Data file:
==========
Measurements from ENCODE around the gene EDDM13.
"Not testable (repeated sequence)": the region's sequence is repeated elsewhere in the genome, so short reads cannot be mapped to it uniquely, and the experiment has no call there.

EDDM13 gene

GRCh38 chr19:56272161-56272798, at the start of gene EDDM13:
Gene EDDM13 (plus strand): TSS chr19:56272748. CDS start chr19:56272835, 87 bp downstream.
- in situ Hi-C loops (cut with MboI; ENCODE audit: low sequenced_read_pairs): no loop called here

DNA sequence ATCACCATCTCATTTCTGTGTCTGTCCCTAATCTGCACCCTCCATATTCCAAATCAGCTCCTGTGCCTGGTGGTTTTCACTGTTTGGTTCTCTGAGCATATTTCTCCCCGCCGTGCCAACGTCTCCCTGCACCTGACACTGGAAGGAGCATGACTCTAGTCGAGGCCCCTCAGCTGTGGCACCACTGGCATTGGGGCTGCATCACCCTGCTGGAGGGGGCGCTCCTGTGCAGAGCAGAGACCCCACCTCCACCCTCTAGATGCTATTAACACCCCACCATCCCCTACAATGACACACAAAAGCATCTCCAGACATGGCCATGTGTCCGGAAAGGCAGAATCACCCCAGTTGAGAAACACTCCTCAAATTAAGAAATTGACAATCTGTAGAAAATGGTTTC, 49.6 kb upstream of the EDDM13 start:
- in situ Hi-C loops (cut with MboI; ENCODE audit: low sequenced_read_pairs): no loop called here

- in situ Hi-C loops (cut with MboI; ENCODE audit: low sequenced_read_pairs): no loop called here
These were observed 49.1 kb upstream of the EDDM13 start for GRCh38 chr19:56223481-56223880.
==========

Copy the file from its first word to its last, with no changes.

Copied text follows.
Measurements from ENCODE around the gene EDDM13.
"Not testable (repeated sequence)": the region's sequence is repeated elsewhere in the genome, so short reads cannot be mapped to it uniquely, and the experiment has no call there.

EDDM13 gene

GRCh38 chr19:56272161-56272798, at the start of gene EDDM13:
Gene EDDM13 (plus strand): TSS chr19:56272748. CDS start chr19:56272835, 87 bp downstream.
- in situ Hi-C loops (cut with MboI; ENCODE audit: low sequenced_read_pairs): no loop called here

DNA sequence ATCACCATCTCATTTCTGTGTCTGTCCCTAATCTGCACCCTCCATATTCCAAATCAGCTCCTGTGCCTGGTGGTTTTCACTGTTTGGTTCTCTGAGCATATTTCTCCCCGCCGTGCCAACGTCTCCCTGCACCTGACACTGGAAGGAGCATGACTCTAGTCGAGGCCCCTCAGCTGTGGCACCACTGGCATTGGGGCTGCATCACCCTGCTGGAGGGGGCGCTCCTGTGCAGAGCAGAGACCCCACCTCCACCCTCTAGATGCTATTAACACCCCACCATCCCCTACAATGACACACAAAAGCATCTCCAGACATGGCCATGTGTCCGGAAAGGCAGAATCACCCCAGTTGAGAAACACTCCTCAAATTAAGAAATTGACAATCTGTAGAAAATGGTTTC, 49.6 kb upstream of the EDDM13 start:
- in situ Hi-C loops (cut with MboI; ENCODE audit: low sequenced_read_pairs): no loop called here

- in situ Hi-C loops (cut with MboI; ENCODE audit: low sequenced_read_pairs): no loop called here
These were observed 49.1 kb upstream of the EDDM13 start for GRCh38 chr19:56223481-56223880.